This piece is part of a series of articles submitted to The Local Tourist through a cooperation with a 400-level travel writing class at Purdue University.
By Margaret Cooper
While living in Spain for 6 months, my friends and I frequently visited the same restaurant to catch up about host families, travel plans, and classes while practicing our Spanish skills.
As we visited more frequently, the staff often joined our conversations and offered us different wine or plates to try. It was always comfortable spending 2 hours or more laughing, eating, and drinking together, and the workers were more than happy to take a break and join us.
After returning to Spain in 2017, I have been searching for that same pleasant culture and distinct food wherever I go.
Don Quijote Restaurante is a little restaurant an hour south of Chicago in Valparaiso, Indiana. Attached to the restaurant is a shop selling Spanish souvenirs related to such Spanish cultural icons as
The restaurant itself has details to make you feel as if you are in Spain like light pink stone walls, balcony windows, and a stage with a mural of the original Don Quixote, as depicted in Miguel de Cervantes’s Spanish novel.
As I spoke with the owner, Carlos Rivero, he spoke about searching for the perfect restaurant with character and potential to be made his.
Carlos was born in Spain to a family in the restaurant business. Since his father was a chef, he was always learning to cook. After relocating to the Midwest, he aspired to open a restaurant for people looking for something different based on that same culture he had grown up around.
It’s been more than 34 years now since he established that dream in Valparaiso. Carlos mentioned he sees restaurants as institutions and personal service is what sets a great one apart.
What sets a Spanish restaurant apart is the talkative staff and patrons as well as the relaxed atmosphere, as if nobody there knows the time or has anywhere to be. Carlos’ upbringing leaves Don Quijote with this same sensation.
In an almost staged manner, soon after sitting down a couple sat near me and began discussing how it was their favorite place to eat in town. Similar to lively Spanish restaurants, the staff at Don Quijote is friendly and full of recommendations, more than happy to stop and chat with you about what to order.
While I visited, I ordered some of my favorite Spanish dishes and wine with a little direction from Carlos as he passed by to visit with more customers.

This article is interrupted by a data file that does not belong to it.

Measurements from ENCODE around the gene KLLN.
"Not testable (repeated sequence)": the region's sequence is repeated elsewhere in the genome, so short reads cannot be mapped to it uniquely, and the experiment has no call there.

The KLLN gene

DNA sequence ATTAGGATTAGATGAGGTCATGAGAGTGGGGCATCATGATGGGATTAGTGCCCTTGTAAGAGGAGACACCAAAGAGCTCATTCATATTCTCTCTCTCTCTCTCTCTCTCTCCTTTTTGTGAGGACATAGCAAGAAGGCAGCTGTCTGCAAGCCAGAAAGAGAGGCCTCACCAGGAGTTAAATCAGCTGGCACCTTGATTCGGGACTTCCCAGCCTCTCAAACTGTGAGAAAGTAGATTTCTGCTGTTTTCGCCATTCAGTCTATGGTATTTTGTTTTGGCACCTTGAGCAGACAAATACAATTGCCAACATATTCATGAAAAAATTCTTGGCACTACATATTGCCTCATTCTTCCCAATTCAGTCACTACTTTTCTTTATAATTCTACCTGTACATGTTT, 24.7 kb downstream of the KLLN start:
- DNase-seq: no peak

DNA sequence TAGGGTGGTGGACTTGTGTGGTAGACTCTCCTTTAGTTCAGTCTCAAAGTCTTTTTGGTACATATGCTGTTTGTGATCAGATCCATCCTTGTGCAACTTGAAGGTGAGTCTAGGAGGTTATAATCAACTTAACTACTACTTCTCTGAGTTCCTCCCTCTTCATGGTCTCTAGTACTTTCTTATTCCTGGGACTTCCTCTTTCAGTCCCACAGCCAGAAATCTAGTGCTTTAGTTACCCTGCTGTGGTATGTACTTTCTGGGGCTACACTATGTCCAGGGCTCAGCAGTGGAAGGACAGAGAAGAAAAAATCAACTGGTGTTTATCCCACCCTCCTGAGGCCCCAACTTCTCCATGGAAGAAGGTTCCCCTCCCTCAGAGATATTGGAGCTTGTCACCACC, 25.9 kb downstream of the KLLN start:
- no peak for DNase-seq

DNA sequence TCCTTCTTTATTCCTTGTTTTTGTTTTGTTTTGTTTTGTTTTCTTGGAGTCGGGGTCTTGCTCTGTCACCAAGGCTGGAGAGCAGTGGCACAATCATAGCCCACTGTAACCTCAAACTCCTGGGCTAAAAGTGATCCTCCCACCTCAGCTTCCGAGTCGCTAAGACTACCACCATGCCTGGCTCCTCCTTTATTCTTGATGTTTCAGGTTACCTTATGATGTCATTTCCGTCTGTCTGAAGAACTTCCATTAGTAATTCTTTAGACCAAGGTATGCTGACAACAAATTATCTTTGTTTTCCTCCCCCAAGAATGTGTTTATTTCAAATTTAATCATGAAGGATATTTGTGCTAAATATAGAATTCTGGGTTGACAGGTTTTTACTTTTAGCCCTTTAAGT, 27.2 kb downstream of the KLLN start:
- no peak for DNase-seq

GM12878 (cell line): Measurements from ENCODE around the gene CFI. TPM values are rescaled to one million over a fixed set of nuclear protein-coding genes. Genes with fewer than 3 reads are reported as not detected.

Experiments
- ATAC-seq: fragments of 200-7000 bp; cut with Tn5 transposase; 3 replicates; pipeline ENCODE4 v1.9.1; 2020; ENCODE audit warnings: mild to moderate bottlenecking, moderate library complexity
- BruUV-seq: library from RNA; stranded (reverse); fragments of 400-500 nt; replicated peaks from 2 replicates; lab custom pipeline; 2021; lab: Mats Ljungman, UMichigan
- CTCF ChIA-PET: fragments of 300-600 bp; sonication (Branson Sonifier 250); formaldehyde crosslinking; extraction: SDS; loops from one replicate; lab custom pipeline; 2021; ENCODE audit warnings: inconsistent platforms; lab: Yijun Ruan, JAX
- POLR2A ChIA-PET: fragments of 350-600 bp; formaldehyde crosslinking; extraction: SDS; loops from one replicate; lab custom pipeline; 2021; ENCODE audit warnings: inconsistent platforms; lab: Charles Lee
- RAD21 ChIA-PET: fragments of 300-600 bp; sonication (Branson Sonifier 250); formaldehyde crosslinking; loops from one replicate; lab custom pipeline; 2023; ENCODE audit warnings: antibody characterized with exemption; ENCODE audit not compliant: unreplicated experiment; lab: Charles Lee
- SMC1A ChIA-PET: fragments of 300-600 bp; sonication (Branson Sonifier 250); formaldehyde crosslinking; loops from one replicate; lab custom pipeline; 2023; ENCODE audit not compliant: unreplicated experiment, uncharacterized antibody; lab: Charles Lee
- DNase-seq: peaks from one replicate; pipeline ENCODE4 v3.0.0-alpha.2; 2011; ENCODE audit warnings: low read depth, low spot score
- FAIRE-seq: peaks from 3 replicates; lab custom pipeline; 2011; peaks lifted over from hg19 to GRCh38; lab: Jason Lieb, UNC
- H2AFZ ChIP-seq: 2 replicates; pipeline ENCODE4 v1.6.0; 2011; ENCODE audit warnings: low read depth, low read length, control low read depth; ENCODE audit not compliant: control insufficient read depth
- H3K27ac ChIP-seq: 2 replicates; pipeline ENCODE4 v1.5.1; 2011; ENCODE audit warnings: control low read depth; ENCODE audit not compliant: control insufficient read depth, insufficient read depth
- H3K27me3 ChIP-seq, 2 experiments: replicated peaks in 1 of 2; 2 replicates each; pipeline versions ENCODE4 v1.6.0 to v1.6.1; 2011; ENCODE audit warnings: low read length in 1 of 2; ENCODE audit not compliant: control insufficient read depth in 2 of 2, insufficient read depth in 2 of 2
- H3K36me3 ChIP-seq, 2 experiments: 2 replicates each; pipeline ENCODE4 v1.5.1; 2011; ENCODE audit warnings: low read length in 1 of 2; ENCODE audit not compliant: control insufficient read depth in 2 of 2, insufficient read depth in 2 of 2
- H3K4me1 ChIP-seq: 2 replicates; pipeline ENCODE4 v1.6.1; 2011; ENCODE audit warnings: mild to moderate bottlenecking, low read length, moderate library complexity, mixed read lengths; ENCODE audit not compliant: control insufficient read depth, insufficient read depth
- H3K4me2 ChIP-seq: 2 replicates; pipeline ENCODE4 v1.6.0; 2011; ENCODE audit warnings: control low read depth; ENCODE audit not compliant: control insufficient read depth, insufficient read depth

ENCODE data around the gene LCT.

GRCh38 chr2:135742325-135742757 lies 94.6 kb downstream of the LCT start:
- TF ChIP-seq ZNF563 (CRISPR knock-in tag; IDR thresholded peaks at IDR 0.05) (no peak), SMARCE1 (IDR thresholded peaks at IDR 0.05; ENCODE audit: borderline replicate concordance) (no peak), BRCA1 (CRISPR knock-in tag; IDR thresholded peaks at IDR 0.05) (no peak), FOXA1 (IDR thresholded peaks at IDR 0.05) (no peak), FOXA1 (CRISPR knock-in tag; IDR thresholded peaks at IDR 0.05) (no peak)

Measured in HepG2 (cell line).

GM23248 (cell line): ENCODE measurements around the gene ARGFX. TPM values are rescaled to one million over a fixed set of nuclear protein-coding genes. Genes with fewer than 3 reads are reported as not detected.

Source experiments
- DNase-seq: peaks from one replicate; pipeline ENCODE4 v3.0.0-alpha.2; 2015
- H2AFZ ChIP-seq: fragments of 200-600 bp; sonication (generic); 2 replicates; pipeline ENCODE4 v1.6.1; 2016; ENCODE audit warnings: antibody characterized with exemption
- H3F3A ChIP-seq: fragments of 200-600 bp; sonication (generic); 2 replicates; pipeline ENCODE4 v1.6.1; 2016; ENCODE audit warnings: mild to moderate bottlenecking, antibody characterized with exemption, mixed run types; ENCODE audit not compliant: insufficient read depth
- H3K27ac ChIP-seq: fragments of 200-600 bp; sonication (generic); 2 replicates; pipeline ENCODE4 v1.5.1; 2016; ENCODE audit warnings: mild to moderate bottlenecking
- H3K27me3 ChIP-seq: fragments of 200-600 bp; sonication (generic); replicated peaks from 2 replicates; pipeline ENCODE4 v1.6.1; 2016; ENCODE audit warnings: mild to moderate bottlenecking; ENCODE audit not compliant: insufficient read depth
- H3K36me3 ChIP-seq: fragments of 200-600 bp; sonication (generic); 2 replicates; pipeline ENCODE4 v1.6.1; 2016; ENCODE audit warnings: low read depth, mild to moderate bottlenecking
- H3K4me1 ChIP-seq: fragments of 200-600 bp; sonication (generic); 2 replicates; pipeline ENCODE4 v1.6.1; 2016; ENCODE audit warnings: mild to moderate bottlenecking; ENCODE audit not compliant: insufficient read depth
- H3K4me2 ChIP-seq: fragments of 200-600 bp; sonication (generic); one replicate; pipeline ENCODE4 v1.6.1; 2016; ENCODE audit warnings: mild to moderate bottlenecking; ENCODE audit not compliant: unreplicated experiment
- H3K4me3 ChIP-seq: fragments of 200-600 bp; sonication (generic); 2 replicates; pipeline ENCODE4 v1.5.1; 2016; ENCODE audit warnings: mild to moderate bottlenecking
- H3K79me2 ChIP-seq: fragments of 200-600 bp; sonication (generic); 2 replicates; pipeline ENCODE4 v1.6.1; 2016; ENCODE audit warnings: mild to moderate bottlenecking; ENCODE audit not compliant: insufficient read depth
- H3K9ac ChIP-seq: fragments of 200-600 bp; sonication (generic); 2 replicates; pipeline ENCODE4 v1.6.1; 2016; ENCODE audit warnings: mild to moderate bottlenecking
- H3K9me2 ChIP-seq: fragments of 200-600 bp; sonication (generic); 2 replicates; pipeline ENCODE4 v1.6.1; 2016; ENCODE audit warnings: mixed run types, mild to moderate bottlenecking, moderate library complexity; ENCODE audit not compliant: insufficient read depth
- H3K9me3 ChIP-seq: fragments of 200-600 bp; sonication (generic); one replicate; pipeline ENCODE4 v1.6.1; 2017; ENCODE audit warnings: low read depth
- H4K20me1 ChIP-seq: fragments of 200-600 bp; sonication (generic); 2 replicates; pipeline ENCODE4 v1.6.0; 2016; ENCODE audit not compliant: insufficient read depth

I ordered tapas, which are a small Spanish plate often meant for sharing, so I could try more of a variety. The food was served quickly, and I was more than happy with each plate that came out.
Each bite brought me back to warm afternoons in sunny Spain; it was authentic and delicious. After another recommendation, I tried the flan and it was the best I have ever tasted. Flan has been a popular Spanish dessert since it was brought to Spain and made to be a sweet custard.
As the night progressed, I was even more excited to see some live Spanish music performed, which happens every Friday and Saturday.
After eating, Carlos sat down with me to discuss how he has grown the restaurant into other areas he feels passionate about.
Carlos stays actively involved in the local community through scholarships and philanthropies. For five years, Carlos has been sponsoring a scholarship for students to travel abroad to Spanish speaking countries, so they have the opportunity to see the world in another way.
For philanthropies, he holds auctions and events to give local students supplies they need and can’t get access.
While getting involved in the local community, Carlos also gives his visitors a chance to get involved in his culture.
On New Year’s Eve, Don Quijote hosts an event similar to how it is celebrated in Spain with the popping of the grapes.
Their other popular event is the “feria de abril” or April fair. The April fair is a festival of flamenco dancing. Buses of people from nearby areas visit during this week to eat, drink, learn how to dance flamenco, and listen to great music.
Carlos’s passion for his home is also evident when every two years as he takes a small group of community members on a trip to Spain. The group goes to different areas to experience the culture and learn from Carlos and the locals.
In past years, the group has done the famed Camino walk through northern Spain, a beautiful and spiritual trip, led by Carlos and a Spanish bishop who knows the area well.
Carlos also plans to take a group to his home city of Madrid to visit museums, watch flamenco, and explore surrounding towns.
On my way to Don Quijote I was looking forward to a good meal, but after being there and talking to Carlos and the employees, I discovered it is more. Don Quijote is a part of the community in Valparaiso, with one foot still in Carlos’ beloved native land.
Don Quijote is located at 119 E Lincolnway, Valparaiso, Indiana. (219) 462-7976